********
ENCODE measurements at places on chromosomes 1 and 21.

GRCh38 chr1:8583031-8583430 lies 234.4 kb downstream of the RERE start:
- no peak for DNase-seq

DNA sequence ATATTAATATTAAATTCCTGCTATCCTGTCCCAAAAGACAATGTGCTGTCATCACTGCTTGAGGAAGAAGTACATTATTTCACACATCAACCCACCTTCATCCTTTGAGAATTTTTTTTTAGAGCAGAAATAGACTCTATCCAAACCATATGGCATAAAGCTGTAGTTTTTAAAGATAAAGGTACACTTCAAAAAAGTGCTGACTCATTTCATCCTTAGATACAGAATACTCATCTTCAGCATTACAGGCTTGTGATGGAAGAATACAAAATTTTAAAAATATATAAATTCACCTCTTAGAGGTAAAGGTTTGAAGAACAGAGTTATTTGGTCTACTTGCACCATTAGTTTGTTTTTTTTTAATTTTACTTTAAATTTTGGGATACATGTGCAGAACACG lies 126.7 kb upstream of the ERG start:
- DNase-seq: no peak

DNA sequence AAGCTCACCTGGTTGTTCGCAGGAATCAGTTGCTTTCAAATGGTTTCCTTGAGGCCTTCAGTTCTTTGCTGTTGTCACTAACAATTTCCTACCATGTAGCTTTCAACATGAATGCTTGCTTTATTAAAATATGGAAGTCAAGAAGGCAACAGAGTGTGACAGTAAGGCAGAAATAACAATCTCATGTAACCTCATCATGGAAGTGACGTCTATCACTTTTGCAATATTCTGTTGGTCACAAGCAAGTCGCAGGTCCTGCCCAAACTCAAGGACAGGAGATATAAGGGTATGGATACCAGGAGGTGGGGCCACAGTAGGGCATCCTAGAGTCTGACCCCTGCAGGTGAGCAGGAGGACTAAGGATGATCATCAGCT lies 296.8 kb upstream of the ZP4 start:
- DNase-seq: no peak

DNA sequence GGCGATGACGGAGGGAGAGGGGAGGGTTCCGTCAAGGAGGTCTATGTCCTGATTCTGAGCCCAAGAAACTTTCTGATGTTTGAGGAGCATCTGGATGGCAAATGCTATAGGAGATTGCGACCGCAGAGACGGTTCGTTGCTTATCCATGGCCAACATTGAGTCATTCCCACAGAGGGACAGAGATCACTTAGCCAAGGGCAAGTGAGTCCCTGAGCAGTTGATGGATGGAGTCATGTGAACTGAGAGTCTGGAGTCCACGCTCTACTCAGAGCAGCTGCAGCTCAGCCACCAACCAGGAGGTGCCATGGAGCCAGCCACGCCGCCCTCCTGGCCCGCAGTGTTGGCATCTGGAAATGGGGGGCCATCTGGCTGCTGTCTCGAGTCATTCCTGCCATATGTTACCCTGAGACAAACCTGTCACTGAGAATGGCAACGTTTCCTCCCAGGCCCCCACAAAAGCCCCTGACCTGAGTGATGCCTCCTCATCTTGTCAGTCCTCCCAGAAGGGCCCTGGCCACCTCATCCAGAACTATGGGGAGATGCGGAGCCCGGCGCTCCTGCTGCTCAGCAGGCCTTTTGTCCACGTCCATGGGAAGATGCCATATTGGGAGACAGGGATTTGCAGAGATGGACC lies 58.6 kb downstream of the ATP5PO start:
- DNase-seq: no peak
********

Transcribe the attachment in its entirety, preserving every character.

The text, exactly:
ENCODE measurements at places on chromosomes 1 and 21.

GRCh38 chr1:8583031-8583430 lies 234.4 kb downstream of the RERE start:
- no peak for DNase-seq

DNA sequence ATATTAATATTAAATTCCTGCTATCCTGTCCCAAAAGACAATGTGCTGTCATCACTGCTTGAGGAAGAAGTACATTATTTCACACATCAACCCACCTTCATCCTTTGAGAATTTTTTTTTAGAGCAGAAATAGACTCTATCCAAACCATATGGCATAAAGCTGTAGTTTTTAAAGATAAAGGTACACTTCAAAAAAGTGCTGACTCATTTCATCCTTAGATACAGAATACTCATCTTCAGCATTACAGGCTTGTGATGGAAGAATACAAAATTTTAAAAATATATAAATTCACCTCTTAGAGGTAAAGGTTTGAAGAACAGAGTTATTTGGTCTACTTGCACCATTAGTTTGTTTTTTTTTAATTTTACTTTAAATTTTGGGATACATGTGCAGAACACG lies 126.7 kb upstream of the ERG start:
- DNase-seq: no peak

DNA sequence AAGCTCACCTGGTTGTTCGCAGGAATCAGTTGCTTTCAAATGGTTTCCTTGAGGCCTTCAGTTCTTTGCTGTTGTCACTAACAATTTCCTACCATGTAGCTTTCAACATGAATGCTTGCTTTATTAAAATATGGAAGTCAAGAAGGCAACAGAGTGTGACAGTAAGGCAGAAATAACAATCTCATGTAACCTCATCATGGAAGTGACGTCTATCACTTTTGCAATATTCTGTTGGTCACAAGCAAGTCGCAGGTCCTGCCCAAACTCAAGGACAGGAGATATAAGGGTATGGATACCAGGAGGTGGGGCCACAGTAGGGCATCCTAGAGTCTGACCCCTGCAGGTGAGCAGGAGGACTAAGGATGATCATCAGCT lies 296.8 kb upstream of the ZP4 start:
- DNase-seq: no peak

DNA sequence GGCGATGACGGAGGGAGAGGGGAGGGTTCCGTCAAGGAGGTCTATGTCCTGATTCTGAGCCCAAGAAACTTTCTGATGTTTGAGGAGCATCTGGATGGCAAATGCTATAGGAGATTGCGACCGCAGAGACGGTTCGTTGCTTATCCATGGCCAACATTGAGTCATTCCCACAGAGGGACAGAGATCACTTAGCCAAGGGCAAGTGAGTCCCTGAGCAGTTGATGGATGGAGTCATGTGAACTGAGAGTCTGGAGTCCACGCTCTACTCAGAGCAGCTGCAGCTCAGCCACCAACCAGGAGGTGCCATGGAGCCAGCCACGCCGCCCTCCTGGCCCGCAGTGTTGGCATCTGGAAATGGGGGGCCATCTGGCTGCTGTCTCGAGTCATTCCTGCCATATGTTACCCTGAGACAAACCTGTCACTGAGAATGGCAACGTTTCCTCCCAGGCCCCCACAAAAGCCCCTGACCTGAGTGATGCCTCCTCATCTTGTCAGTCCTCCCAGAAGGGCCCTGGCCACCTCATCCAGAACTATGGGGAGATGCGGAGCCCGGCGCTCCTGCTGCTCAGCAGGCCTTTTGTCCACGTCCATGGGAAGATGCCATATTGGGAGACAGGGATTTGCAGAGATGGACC lies 58.6 kb downstream of the ATP5PO start:
- DNase-seq: no peak